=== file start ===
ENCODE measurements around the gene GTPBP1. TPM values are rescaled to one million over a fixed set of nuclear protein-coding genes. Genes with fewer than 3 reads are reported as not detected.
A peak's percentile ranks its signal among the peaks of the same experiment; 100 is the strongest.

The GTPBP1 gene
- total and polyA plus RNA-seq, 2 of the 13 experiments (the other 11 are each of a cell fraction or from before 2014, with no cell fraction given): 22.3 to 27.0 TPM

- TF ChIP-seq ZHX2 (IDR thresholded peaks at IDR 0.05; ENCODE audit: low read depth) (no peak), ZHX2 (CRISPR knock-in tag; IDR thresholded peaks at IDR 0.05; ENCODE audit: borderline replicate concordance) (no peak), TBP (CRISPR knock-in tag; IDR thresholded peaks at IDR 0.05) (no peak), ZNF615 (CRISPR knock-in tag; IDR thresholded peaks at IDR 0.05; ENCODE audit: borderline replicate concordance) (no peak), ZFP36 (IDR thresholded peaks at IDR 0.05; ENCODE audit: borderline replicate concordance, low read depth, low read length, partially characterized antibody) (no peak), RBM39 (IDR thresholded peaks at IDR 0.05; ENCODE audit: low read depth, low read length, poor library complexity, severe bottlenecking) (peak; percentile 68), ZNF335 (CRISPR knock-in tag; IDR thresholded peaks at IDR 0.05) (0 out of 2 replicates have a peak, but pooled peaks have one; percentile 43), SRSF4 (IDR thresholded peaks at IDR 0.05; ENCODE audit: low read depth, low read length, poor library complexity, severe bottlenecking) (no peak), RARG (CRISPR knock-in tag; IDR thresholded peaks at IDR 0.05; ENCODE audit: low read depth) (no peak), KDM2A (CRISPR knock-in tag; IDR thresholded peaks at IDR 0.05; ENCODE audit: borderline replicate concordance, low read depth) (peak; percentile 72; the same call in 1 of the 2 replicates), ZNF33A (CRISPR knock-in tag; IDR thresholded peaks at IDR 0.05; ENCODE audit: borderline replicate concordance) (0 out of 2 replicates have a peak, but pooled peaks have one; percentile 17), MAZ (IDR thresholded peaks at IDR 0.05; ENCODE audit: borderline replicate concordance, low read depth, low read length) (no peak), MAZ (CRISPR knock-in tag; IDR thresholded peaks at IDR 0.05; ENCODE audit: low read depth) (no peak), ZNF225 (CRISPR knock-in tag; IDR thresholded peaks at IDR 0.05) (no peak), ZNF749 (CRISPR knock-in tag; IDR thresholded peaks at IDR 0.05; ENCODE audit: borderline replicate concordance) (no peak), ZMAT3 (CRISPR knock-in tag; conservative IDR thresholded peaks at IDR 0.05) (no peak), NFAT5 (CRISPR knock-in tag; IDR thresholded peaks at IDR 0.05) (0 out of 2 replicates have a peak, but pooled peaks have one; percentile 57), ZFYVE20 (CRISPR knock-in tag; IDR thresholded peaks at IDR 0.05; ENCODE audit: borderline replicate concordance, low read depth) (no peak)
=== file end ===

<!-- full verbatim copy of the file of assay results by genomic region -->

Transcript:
ENCODE measurements around the gene GTPBP1. TPM values are rescaled to one million over a fixed set of nuclear protein-coding genes. Genes with fewer than 3 reads are reported as not detected.
A peak's percentile ranks its signal among the peaks of the same experiment; 100 is the strongest.

The GTPBP1 gene
- total and polyA plus RNA-seq, 2 of the 13 experiments (the other 11 are each of a cell fraction or from before 2014, with no cell fraction given): 22.3 to 27.0 TPM

- TF ChIP-seq ZHX2 (IDR thresholded peaks at IDR 0.05; ENCODE audit: low read depth) (no peak), ZHX2 (CRISPR knock-in tag; IDR thresholded peaks at IDR 0.05; ENCODE audit: borderline replicate concordance) (no peak), TBP (CRISPR knock-in tag; IDR thresholded peaks at IDR 0.05) (no peak), ZNF615 (CRISPR knock-in tag; IDR thresholded peaks at IDR 0.05; ENCODE audit: borderline replicate concordance) (no peak), ZFP36 (IDR thresholded peaks at IDR 0.05; ENCODE audit: borderline replicate concordance, low read depth, low read length, partially characterized antibody) (no peak), RBM39 (IDR thresholded peaks at IDR 0.05; ENCODE audit: low read depth, low read length, poor library complexity, severe bottlenecking) (peak; percentile 68), ZNF335 (CRISPR knock-in tag; IDR thresholded peaks at IDR 0.05) (0 out of 2 replicates have a peak, but pooled peaks have one; percentile 43), SRSF4 (IDR thresholded peaks at IDR 0.05; ENCODE audit: low read depth, low read length, poor library complexity, severe bottlenecking) (no peak), RARG (CRISPR knock-in tag; IDR thresholded peaks at IDR 0.05; ENCODE audit: low read depth) (no peak), KDM2A (CRISPR knock-in tag; IDR thresholded peaks at IDR 0.05; ENCODE audit: borderline replicate concordance, low read depth) (peak; percentile 72; the same call in 1 of the 2 replicates), ZNF33A (CRISPR knock-in tag; IDR thresholded peaks at IDR 0.05; ENCODE audit: borderline replicate concordance) (0 out of 2 replicates have a peak, but pooled peaks have one; percentile 17), MAZ (IDR thresholded peaks at IDR 0.05; ENCODE audit: borderline replicate concordance, low read depth, low read length) (no peak), MAZ (CRISPR knock-in tag; IDR thresholded peaks at IDR 0.05; ENCODE audit: low read depth) (no peak), ZNF225 (CRISPR knock-in tag; IDR thresholded peaks at IDR 0.05) (no peak), ZNF749 (CRISPR knock-in tag; IDR thresholded peaks at IDR 0.05; ENCODE audit: borderline replicate concordance) (no peak), ZMAT3 (CRISPR knock-in tag; conservative IDR thresholded peaks at IDR 0.05) (no peak), NFAT5 (CRISPR knock-in tag; IDR thresholded peaks at IDR 0.05) (0 out of 2 replicates have a peak, but pooled peaks have one; percentile 57), ZFYVE20 (CRISPR knock-in tag; IDR thresholded peaks at IDR 0.05; ENCODE audit: borderline replicate concordance, low read depth) (no peak)